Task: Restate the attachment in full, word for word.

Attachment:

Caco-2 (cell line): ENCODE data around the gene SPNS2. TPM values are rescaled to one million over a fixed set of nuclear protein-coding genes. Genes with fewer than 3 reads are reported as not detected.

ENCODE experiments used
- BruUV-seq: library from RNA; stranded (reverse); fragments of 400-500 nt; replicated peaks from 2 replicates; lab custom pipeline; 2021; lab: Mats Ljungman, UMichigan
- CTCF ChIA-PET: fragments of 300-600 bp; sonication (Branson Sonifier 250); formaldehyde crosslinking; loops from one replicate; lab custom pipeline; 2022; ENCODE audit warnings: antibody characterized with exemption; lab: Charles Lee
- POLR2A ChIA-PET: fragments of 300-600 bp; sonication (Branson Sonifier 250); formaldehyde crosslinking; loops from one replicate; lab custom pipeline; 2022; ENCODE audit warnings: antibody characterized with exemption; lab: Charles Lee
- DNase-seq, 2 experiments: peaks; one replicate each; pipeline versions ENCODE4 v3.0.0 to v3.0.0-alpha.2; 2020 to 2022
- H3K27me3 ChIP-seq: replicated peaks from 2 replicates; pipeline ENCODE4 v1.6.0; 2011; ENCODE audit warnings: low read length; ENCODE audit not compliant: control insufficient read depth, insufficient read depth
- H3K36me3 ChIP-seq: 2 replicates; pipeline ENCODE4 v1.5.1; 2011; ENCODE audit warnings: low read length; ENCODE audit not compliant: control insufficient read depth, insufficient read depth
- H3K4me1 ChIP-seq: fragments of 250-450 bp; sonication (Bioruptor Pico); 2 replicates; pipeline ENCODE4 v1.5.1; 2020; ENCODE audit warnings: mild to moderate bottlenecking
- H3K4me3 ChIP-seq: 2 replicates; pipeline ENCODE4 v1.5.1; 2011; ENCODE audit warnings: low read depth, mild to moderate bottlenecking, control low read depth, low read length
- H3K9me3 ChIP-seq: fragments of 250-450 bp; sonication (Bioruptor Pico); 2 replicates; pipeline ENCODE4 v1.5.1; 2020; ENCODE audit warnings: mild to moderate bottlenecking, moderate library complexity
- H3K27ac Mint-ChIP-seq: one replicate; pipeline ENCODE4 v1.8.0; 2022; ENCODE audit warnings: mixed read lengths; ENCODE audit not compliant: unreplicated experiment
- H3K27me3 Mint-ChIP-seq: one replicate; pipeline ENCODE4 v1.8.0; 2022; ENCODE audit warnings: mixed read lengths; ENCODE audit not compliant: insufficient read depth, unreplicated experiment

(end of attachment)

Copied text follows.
Caco-2 (cell line): ENCODE data around the gene SPNS2. TPM values are rescaled to one million over a fixed set of nuclear protein-coding genes. Genes with fewer than 3 reads are reported as not detected.

ENCODE experiments used
- BruUV-seq: library from RNA; stranded (reverse); fragments of 400-500 nt; replicated peaks from 2 replicates; lab custom pipeline; 2021; lab: Mats Ljungman, UMichigan
- CTCF ChIA-PET: fragments of 300-600 bp; sonication (Branson Sonifier 250); formaldehyde crosslinking; loops from one replicate; lab custom pipeline; 2022; ENCODE audit warnings: antibody characterized with exemption; lab: Charles Lee
- POLR2A ChIA-PET: fragments of 300-600 bp; sonication (Branson Sonifier 250); formaldehyde crosslinking; loops from one replicate; lab custom pipeline; 2022; ENCODE audit warnings: antibody characterized with exemption; lab: Charles Lee
- DNase-seq, 2 experiments: peaks; one replicate each; pipeline versions ENCODE4 v3.0.0 to v3.0.0-alpha.2; 2020 to 2022
- H3K27me3 ChIP-seq: replicated peaks from 2 replicates; pipeline ENCODE4 v1.6.0; 2011; ENCODE audit warnings: low read length; ENCODE audit not compliant: control insufficient read depth, insufficient read depth
- H3K36me3 ChIP-seq: 2 replicates; pipeline ENCODE4 v1.5.1; 2011; ENCODE audit warnings: low read length; ENCODE audit not compliant: control insufficient read depth, insufficient read depth
- H3K4me1 ChIP-seq: fragments of 250-450 bp; sonication (Bioruptor Pico); 2 replicates; pipeline ENCODE4 v1.5.1; 2020; ENCODE audit warnings: mild to moderate bottlenecking
- H3K4me3 ChIP-seq: 2 replicates; pipeline ENCODE4 v1.5.1; 2011; ENCODE audit warnings: low read depth, mild to moderate bottlenecking, control low read depth, low read length
- H3K9me3 ChIP-seq: fragments of 250-450 bp; sonication (Bioruptor Pico); 2 replicates; pipeline ENCODE4 v1.5.1; 2020; ENCODE audit warnings: mild to moderate bottlenecking, moderate library complexity
- H3K27ac Mint-ChIP-seq: one replicate; pipeline ENCODE4 v1.8.0; 2022; ENCODE audit warnings: mixed read lengths; ENCODE audit not compliant: unreplicated experiment
- H3K27me3 Mint-ChIP-seq: one replicate; pipeline ENCODE4 v1.8.0; 2022; ENCODE audit warnings: mixed read lengths; ENCODE audit not compliant: insufficient read depth, unreplicated experiment